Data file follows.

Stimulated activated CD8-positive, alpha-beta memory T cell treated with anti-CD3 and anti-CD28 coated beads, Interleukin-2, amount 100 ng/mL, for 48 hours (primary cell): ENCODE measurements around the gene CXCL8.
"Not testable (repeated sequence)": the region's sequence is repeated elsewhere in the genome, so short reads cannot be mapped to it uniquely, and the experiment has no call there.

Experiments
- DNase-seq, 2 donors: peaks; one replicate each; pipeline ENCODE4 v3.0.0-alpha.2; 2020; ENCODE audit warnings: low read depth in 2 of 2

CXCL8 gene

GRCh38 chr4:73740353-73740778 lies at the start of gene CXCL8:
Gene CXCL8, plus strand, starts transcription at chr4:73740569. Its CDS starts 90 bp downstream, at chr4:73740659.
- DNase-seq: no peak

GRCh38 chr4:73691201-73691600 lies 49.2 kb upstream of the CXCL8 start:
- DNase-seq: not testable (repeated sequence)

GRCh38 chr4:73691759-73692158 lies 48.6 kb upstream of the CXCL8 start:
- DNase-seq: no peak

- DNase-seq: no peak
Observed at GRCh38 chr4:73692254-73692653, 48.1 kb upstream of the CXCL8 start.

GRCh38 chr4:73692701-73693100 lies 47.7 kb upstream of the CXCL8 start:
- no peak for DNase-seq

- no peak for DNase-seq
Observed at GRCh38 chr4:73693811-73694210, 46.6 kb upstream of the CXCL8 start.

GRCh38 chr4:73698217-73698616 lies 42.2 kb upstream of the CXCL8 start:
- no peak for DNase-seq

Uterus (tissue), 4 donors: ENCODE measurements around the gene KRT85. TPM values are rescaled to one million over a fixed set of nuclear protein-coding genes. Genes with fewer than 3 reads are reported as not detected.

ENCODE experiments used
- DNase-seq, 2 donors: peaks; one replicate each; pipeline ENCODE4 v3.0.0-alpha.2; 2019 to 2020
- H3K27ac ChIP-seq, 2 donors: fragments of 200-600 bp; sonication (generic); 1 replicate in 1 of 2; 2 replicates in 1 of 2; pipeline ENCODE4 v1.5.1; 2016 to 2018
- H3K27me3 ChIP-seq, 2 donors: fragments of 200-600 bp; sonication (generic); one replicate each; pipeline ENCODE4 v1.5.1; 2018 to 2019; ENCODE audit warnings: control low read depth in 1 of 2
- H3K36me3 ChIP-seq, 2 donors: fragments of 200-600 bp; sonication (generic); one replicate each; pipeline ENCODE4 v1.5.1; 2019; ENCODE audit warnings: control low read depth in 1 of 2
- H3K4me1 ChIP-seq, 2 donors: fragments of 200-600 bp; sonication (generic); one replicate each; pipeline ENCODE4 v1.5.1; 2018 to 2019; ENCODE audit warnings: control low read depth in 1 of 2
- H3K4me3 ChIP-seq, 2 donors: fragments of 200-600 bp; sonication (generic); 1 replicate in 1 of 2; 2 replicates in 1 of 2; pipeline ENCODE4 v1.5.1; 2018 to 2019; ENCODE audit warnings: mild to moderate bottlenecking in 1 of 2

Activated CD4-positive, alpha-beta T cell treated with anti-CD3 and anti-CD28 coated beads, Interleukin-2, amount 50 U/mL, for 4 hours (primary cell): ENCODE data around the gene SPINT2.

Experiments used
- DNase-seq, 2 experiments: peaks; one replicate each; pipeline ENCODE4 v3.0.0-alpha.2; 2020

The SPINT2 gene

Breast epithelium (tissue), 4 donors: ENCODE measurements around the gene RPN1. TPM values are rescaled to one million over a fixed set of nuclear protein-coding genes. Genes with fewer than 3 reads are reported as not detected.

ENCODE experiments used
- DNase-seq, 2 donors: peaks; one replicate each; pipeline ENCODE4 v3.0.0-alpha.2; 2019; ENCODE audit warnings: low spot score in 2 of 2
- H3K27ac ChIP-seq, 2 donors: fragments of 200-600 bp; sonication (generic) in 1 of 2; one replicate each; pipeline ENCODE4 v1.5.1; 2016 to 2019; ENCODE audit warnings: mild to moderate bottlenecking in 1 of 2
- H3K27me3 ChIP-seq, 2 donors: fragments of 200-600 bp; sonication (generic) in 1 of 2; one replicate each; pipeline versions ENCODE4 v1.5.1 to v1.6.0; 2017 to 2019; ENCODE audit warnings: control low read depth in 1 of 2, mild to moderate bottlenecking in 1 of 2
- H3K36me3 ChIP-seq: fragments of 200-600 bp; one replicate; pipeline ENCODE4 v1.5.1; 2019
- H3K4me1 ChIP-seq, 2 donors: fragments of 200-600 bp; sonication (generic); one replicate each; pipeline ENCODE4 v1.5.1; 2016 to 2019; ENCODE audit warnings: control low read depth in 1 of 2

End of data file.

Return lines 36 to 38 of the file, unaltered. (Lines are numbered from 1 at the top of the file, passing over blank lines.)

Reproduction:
- H3K27ac ChIP-seq, 2 donors: fragments of 200-600 bp; sonication (generic) in 1 of 2; one replicate each; pipeline ENCODE4 v1.5.1; 2016 to 2019; ENCODE audit warnings: mild to moderate bottlenecking in 1 of 2
- H3K27me3 ChIP-seq, 2 donors: fragments of 200-600 bp; sonication (generic) in 1 of 2; one replicate each; pipeline versions ENCODE4 v1.5.1 to v1.6.0; 2017 to 2019; ENCODE audit warnings: control low read depth in 1 of 2, mild to moderate bottlenecking in 1 of 2
- H3K36me3 ChIP-seq: fragments of 200-600 bp; one replicate; pipeline ENCODE4 v1.5.1; 2019